I mention this because the average returns shown in the study’s tables represent arithmetic averages. (An arithmetic average return formula looks at a -20% return in year one and then a +25% return in year two and says the average equals 2.5% per year. The actual calculation goes like this: (-20%+25%/2) equals 2.5%.) They do this, by the way, for a good reason we don’t need to get into here…
And now let’s begin… (I’ll work through the charts in alphabetical order.)
Australia Rates of Return
The Australia chart, shown first, highlights two things. First, the “stocks” red line and the “housing” green line show the premium investors earn from these risky investments. Second, the line chart shows that housing often provides smoother returns than stocks. (The green line is smoother than the red line.)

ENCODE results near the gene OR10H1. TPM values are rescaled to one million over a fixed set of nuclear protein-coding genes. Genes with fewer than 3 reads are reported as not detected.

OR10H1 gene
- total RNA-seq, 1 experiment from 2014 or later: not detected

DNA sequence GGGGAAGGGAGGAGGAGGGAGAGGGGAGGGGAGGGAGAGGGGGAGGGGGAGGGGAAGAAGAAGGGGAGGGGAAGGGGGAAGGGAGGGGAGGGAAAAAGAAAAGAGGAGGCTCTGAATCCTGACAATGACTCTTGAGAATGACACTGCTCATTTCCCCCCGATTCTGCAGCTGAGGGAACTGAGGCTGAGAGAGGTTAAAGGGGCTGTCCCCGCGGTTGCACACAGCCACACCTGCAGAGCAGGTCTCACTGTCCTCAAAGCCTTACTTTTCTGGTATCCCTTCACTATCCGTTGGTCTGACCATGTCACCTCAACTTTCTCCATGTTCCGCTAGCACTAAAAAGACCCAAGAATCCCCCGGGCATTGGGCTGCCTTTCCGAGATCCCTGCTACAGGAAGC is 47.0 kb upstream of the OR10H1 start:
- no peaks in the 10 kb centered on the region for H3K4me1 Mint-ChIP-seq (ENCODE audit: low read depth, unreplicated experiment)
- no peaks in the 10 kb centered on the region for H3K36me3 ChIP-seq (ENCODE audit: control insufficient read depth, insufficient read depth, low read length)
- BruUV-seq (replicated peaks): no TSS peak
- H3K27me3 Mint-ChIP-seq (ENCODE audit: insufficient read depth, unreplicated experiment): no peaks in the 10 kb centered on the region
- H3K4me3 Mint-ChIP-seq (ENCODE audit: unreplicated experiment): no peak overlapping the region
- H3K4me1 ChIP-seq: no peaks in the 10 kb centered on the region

Belgium Rates of Return
The next line chart shows stock, housing and bond returns for Belgium. And it spotlights something that appears again and again in the data. Real returns on housing investments often beat real returns on stocks. (The legibility of the legend isn’t great–sorry–but it shows Belgium equities earned roughly 4.1% over last century versus housing which earned roughly 6.4% over the same time frame.)
Denmark Rates of Return
Denmark’s rates of return line chart shows again the superior return delivered by housing as compared to stocks. And one interesting note… See how a small difference in the real return (6.27% for stocks versus 7.28% for housing) snowballs over time? Wow.
One thing to mention here, however: As noted in the original study, the researchers weren’t able to include the impact of property taxes in the return calculations. (They suggest that omission may reduce the real return by about 1% annually.) For Denmark, that sort of adjustment equalizes returns obviously.
Finland Rates of Return